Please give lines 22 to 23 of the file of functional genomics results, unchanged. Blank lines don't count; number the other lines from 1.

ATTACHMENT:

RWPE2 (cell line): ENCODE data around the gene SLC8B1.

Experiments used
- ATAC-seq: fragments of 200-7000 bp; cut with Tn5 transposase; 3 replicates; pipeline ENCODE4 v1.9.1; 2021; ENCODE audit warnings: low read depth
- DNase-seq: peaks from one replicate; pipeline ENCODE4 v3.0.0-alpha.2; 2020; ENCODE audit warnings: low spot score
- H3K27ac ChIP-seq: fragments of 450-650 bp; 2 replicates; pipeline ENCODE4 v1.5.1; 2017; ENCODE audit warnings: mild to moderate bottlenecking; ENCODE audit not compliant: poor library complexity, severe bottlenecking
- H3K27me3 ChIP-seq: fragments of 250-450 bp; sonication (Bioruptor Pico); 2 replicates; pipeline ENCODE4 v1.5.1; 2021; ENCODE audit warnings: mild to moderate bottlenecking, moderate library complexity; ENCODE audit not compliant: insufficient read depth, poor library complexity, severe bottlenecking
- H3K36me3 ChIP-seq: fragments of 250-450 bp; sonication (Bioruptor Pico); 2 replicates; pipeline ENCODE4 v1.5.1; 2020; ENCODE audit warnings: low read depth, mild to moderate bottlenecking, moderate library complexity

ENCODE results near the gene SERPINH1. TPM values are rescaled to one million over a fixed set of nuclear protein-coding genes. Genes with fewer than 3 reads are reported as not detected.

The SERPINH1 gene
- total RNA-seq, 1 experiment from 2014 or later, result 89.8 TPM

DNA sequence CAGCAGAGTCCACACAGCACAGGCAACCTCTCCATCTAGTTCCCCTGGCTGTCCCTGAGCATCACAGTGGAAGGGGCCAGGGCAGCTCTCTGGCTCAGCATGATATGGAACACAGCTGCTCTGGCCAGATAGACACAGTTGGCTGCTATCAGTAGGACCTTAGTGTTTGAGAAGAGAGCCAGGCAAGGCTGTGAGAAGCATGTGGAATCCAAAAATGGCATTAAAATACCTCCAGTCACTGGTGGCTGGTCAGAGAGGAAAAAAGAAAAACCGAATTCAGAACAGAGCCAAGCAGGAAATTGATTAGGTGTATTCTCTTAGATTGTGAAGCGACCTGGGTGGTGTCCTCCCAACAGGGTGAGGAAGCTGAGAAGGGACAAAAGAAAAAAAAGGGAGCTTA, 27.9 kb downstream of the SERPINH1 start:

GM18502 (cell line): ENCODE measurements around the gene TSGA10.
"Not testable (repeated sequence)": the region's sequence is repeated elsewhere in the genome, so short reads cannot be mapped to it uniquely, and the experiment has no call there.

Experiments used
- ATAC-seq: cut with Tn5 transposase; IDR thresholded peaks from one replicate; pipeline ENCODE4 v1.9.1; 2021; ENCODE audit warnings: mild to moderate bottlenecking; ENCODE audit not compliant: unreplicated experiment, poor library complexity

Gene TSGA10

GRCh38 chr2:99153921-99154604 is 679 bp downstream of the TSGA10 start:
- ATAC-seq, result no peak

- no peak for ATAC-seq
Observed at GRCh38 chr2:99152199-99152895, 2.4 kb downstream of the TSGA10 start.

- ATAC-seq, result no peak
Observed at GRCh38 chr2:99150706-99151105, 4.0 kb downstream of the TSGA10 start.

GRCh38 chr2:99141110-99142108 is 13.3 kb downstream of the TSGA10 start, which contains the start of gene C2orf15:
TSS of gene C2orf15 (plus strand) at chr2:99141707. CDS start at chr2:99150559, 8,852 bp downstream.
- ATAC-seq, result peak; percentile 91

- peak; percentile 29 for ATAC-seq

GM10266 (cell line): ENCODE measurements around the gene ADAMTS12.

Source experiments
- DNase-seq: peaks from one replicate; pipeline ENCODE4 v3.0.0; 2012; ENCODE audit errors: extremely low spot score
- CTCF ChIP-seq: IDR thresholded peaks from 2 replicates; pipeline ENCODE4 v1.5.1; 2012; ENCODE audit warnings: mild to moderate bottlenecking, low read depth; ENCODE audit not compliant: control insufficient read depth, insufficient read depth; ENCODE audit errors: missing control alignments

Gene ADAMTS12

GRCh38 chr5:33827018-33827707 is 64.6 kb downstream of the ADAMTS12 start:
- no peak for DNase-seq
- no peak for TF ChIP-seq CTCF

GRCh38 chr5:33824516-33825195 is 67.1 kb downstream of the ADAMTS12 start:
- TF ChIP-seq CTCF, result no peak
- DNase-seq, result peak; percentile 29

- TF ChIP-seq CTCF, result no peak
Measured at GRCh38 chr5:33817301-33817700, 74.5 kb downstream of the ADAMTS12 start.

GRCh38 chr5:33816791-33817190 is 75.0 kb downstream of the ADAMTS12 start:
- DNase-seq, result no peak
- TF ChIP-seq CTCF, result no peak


Observed at GRCh38 chr2:99150706-99151105, 4.0 kb downstream of the TSGA10 start.

GRCh38 chr2:99141110-99142108 is 13.3 kb downstream of the TSGA10 start, which contains the start of gene C2orf15: